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NEWS UPDATES Asean Affairs        18  February 2011

Poor weather hits tin production

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Tin output from Indonesia, the world’s largest exporter, may drop for a second year as flooding caused by a La Nina weather phenomenon cuts the supply of ore, according to an industry executive.

Refined tin output may total 60,000 to 70,000 metric tons this year, said Johan Murod, a director at Bangka Belitung Timah Sejahtera, a group of eight smelters. That compares to a January 6 government forecast for output of 90,000 tons this year and last year’s production of 78,965 tons.

The forecast plunge in output may exacerbate a global shortfall in the metal, further boosting prices that surged to a record earlier this week.

Standard Bank’s Leon Westgate said last month that tin has the biggest supply-demand imbalance of all base metals, with “significant deficits” forecast for 2011 and 2012.

“The weather anomaly has caused heavy rains since the middle of last year and there’s no sign it will stop anytime soon,” Johan said on Wednesday in Pangkal Pinang, Bangka Belitung.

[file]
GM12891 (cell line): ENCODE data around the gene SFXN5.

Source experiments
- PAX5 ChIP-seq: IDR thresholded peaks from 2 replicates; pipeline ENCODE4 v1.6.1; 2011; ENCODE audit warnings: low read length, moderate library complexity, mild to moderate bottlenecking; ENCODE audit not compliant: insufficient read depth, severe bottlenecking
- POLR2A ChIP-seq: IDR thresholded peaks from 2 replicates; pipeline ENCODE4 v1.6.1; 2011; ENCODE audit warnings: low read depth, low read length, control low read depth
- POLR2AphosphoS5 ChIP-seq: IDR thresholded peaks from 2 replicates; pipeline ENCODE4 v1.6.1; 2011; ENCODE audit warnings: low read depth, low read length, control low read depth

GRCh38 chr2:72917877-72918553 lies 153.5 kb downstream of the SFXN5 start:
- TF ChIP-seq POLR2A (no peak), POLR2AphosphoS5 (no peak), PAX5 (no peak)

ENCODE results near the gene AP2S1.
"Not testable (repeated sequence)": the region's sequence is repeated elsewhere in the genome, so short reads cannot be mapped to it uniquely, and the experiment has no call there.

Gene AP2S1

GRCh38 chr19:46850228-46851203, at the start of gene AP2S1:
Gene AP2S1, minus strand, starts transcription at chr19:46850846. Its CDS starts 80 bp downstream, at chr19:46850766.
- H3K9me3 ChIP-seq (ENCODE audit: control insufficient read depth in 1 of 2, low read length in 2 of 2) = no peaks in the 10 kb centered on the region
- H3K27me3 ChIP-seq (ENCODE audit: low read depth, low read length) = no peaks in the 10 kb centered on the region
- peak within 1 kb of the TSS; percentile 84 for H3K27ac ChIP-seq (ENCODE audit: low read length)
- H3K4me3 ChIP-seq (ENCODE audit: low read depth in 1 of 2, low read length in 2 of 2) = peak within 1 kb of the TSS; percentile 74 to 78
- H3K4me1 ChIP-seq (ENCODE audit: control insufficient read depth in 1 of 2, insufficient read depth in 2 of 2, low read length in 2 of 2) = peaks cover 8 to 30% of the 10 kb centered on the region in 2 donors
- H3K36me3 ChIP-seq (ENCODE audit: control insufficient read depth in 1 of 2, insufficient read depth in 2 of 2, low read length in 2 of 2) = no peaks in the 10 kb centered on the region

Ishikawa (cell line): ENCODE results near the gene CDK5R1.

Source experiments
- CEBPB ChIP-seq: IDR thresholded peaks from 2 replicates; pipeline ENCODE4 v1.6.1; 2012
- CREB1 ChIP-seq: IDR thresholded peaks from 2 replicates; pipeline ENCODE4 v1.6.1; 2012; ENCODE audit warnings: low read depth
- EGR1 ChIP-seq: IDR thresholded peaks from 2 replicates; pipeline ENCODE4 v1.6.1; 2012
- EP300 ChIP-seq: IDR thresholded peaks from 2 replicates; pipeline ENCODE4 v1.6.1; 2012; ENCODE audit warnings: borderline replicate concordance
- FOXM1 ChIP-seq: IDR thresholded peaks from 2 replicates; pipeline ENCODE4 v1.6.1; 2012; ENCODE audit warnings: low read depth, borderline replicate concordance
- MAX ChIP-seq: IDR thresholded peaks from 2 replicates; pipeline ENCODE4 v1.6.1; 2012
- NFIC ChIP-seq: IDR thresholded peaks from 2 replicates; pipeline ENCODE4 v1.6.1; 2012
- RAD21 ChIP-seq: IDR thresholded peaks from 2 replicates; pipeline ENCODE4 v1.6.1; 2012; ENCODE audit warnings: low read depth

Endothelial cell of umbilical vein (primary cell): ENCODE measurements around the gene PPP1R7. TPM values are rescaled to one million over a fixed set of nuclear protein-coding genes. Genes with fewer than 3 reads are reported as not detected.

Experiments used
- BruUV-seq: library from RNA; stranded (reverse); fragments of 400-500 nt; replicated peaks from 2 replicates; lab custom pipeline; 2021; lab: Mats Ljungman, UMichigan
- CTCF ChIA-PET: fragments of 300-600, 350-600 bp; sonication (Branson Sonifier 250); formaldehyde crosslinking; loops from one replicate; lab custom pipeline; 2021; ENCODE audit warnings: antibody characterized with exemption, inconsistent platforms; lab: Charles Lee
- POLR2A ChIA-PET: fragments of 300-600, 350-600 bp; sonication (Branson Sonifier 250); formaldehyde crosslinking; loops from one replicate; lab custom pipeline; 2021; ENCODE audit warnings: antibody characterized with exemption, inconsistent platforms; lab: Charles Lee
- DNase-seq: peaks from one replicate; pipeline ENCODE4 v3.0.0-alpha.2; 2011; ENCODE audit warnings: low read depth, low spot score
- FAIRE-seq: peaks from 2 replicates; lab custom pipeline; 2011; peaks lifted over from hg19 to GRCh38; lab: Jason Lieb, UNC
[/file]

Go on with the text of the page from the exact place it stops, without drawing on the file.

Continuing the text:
The rains flooded mines, with miners able to work only two or three days a week instead of the usual six, he said.

Tin was the best performer of the six main base metals on the London Metal Exchange last year, jumping 59 percent, as supplies from China, Indonesia and Africa fell.

The three-month contract peaked at $32,799 per ton on Tuesday. Malaysia Smelting Corp. has said it may jump to $40,000.

An output forecast that is 30,000 tons “lower than earlier government estimates does seem to be quite substantial,” said Xin Yi Chen, an analyst at Barclays Capital.

“To the extent that Indonesian production does reduce by 30,000 tons from what has been forecast, it is clear that the price signal will have to rise further to ration demand,” he said.

Johan’s comments add to signs that La Nina, which has also caused heavy rains in Australia, is hurting commodity output from Southeast Asia’s biggest economy. Rain has been blamed for reduced production of coal, palm oil and rubber, driving prices skyward.

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